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Bryan's Blog 2009/07/08
UM Crack Cocaine
One of the items of discussion at yesterday's NCAS advisory group was whether or not NCAS should be working with more than one mesocale model (currently we do, with significant efforts invested in both the Met Office Unified Model and the U.S. WRF model).
The issues on the table included:
Can we support the model users for two models? Answer: yes, because we (NCAS CMS) support the academic Unified Model users, and NCAR support the WRF users, so WRF requires relatively little NCAS support.
Does the use of WRF contribute towards numerical weather prediction (NWP) (as opposed to understanding of weather processes)? Answer: not directly, in the UK! But we're told that because WRF is currently "easier" to use than the UM, it's easier to build a wider community of modellers, who one might then move onto the more complex environment of the Unified Model, and then contribute directly to UK NWP improvements. (And, in any case, the NCAS role in this area is really about "basic underpinning science" not about direct measured improvemetns in NWP, which in the UK is primarily a Met Office issue).
I just couldn't help feeling that WRF was being seen as the entry level drug for the academic UK NWP community to the UM crack-cocaine. But maybe I was just looking for anything to enliven two days of committee meetings ...
by Bryan Lawrence : 2009/07/08 : 1 trackback : 4 comments (permalink)
cf standard names growth
Adequate descriptions of scientific data depend on precise descriptions of what the data actually are. At the heart of that are what we call "phenomenon descriptions", which at BADC and in much of the climate community, we handle using "CF standard names".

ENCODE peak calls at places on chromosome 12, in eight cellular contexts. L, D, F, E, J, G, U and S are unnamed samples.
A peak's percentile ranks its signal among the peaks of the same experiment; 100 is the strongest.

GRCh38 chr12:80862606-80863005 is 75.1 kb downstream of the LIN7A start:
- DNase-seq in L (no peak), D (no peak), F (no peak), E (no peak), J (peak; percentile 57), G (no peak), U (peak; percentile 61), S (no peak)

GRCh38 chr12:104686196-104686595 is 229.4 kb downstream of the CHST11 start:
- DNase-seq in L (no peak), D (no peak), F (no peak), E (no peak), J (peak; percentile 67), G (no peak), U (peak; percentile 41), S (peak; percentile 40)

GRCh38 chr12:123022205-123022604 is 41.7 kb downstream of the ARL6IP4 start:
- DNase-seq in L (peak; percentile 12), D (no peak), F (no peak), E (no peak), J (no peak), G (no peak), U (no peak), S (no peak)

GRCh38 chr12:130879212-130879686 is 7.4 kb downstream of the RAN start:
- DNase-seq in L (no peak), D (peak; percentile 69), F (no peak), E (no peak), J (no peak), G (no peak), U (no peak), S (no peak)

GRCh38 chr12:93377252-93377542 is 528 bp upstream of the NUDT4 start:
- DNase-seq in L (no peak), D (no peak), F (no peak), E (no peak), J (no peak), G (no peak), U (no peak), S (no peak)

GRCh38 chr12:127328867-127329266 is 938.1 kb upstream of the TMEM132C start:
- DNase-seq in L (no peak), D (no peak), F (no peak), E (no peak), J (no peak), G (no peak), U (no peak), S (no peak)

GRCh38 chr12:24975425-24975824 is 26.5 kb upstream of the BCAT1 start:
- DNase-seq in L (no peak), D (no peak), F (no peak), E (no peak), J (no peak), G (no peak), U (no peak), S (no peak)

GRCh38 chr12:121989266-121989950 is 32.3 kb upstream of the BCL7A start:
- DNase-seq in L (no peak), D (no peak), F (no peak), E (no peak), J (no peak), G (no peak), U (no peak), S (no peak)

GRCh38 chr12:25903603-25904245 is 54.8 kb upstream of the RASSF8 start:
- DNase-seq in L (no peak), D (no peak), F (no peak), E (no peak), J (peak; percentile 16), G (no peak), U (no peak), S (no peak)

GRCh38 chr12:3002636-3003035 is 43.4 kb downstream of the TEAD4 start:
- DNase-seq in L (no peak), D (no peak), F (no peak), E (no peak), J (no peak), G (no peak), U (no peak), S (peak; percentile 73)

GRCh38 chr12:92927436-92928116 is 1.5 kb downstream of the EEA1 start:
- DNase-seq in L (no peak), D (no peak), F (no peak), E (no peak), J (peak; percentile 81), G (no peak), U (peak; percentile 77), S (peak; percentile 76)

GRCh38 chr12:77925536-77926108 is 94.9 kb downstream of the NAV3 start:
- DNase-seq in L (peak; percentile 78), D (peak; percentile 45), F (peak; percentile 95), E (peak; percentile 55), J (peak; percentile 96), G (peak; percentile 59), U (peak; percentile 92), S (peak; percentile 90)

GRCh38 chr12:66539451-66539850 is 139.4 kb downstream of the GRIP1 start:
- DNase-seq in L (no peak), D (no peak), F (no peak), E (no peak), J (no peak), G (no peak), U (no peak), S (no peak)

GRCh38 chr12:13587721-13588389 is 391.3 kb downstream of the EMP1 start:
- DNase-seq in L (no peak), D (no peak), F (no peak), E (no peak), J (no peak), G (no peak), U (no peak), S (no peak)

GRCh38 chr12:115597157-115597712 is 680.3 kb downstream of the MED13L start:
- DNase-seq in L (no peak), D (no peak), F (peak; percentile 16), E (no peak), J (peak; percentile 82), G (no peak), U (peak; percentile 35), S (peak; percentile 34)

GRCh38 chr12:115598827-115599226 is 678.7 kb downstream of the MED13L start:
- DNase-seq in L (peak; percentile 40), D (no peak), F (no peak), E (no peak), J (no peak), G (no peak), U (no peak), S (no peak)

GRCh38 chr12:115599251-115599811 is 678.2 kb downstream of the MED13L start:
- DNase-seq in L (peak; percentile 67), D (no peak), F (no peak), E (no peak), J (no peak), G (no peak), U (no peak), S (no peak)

Alison Pamment here at BADC is the international CF standard names manager. Today she posted an update to the CF standard names list, and buried in her email to the CF list was this:
The current version is now version 12, dated 6 July 2009. This has been a very large modification to the table - 804 new names, 67 aliases, 19 clarifications to definitions and 3 modifications to units - almost doubling the length of the table to just over 1900 entries.
This specific large update is part of the preparation for CMIP5, and represents a huge amount of work. We don't do nearly enough to recognise this sort of essential underpinning work, without which we couldn't build automatic tools to find data ... and without which, scientific users couldn't have confidence in knowing exactly what a particular variable measured (or simulated). Well done Alison, and all the folk who worked hard proposing and defining the names!